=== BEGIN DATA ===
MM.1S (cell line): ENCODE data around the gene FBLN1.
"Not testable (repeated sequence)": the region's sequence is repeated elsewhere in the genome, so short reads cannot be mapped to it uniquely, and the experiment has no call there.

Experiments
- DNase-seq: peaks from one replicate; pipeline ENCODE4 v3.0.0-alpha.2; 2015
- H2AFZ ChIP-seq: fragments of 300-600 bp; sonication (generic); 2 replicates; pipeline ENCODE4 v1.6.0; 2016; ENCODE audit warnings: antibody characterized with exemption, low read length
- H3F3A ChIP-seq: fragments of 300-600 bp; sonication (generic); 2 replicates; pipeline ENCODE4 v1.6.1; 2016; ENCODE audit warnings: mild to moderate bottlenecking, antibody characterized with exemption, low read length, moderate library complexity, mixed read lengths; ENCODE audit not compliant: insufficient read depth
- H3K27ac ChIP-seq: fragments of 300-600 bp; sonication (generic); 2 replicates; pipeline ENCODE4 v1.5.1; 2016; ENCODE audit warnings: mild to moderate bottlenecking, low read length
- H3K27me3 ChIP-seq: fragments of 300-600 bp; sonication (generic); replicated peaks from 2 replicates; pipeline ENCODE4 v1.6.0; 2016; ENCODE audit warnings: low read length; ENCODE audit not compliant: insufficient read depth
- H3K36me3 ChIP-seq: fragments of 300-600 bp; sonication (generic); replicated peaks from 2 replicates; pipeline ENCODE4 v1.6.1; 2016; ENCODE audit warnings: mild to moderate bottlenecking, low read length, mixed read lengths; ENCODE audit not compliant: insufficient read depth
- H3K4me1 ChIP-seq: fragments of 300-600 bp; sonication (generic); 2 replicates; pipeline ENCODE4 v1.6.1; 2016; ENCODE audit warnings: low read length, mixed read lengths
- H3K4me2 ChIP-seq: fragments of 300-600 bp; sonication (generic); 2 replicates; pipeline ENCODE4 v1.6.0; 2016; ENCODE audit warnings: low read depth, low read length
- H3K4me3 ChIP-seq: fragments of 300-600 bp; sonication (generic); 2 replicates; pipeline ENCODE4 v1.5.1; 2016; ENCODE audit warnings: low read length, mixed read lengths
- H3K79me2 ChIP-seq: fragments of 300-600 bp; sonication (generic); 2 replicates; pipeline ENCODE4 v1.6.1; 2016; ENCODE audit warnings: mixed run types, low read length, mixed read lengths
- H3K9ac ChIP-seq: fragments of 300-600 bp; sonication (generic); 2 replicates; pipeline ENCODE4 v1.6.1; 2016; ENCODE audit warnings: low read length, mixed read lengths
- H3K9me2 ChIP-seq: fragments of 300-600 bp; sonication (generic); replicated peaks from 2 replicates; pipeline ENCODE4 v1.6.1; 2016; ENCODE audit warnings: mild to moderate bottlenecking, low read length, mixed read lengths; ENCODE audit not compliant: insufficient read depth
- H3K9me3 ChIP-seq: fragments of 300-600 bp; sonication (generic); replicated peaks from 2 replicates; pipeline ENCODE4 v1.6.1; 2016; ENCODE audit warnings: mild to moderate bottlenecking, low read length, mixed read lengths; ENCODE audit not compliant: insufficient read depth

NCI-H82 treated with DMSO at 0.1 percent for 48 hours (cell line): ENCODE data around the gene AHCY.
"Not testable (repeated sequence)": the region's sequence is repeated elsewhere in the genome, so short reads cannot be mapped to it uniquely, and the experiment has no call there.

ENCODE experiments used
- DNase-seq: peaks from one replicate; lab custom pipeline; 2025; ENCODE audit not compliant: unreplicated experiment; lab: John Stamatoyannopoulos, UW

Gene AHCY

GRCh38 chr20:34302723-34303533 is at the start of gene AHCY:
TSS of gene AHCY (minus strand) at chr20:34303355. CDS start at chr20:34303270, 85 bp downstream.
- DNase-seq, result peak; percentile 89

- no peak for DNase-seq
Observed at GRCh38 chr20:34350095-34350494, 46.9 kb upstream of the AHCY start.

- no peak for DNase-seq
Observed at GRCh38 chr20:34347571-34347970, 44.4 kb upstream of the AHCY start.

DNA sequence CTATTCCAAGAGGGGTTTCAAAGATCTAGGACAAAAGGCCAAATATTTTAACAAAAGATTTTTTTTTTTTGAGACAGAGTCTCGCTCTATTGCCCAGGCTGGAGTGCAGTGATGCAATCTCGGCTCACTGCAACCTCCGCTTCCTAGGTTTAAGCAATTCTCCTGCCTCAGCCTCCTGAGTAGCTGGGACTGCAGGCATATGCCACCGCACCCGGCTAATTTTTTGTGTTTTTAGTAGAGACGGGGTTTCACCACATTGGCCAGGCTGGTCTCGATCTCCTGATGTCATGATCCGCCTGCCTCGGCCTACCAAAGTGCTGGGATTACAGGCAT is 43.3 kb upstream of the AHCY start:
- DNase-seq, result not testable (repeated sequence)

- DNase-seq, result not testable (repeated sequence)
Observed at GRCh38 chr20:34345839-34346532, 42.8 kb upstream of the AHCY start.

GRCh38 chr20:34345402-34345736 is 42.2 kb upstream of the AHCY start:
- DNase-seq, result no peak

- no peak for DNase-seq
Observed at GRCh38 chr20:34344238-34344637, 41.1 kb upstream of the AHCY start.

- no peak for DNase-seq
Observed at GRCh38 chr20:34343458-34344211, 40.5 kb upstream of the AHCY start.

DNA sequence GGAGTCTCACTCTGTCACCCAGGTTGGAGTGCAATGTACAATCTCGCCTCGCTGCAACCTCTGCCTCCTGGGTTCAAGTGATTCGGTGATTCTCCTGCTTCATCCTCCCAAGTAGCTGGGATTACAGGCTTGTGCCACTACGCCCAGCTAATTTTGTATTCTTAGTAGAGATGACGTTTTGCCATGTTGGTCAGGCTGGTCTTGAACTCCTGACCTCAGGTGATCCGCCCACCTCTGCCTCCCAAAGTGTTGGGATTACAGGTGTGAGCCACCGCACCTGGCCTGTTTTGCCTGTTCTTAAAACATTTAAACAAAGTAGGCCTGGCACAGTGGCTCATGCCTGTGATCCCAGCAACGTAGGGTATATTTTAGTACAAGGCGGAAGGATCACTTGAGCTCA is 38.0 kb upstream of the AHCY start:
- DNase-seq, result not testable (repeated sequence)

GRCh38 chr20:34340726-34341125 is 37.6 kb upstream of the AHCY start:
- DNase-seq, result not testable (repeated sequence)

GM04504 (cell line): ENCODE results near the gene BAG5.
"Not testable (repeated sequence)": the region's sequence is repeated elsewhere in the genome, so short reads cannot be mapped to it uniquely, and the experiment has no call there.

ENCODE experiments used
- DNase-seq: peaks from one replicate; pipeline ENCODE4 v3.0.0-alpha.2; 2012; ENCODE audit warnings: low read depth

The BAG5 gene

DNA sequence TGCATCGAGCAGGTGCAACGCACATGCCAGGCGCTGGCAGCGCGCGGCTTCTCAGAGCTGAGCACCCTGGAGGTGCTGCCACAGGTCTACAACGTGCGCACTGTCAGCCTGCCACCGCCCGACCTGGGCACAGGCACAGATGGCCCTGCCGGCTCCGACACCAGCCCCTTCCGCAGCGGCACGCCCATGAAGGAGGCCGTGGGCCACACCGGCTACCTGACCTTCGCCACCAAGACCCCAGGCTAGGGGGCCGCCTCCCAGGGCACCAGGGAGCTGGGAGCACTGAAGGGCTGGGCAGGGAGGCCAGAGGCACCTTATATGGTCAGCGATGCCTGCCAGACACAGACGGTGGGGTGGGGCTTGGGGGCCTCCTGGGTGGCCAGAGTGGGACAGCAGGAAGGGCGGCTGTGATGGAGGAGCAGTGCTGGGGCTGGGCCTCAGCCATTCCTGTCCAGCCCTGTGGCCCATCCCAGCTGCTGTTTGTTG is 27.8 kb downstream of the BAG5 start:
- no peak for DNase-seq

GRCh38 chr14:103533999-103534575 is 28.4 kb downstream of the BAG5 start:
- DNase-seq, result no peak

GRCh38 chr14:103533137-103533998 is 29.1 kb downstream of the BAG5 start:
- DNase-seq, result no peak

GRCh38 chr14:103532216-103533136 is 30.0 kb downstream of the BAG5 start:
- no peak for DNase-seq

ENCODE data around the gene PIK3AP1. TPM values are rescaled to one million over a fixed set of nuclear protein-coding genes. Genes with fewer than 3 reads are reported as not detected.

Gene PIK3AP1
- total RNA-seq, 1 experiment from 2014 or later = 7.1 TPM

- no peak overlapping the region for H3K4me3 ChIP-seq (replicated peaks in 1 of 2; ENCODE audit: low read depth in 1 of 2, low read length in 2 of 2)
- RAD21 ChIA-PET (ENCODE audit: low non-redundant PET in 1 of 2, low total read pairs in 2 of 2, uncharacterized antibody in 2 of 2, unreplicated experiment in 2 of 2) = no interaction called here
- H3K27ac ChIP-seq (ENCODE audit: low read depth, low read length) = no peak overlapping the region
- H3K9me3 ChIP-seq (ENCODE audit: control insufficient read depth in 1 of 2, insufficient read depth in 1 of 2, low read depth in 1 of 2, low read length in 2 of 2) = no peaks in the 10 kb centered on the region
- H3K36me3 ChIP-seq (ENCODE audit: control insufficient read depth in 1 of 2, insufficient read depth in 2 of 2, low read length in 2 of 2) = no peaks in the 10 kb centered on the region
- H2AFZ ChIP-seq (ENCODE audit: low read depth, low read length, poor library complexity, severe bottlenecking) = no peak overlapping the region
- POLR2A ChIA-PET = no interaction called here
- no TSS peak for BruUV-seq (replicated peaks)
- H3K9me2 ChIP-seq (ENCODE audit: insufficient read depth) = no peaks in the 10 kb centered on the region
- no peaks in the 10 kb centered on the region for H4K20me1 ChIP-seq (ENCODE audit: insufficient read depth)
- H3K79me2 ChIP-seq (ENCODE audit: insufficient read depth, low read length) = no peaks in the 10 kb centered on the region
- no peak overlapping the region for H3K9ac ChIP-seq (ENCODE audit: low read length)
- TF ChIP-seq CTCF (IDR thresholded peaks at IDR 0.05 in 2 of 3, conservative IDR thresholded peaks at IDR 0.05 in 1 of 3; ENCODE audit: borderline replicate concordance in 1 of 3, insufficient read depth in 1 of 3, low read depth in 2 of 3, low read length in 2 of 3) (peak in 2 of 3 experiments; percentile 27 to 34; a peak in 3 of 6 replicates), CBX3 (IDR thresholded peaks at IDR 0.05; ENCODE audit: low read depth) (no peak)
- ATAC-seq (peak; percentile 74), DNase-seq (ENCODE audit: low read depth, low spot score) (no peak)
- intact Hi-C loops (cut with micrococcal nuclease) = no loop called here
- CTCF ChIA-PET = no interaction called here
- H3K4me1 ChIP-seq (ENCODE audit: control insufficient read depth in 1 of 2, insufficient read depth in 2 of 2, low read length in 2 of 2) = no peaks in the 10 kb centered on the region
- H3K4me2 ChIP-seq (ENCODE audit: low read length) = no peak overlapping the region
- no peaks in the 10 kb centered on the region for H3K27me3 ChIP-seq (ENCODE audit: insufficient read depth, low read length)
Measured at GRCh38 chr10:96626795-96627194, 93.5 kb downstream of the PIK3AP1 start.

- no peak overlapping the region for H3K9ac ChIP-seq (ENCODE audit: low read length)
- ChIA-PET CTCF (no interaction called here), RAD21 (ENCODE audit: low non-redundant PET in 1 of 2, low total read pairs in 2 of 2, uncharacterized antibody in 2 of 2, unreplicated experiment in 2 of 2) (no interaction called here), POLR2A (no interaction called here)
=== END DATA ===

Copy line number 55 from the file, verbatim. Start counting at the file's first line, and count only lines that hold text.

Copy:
- no peak for DNase-seq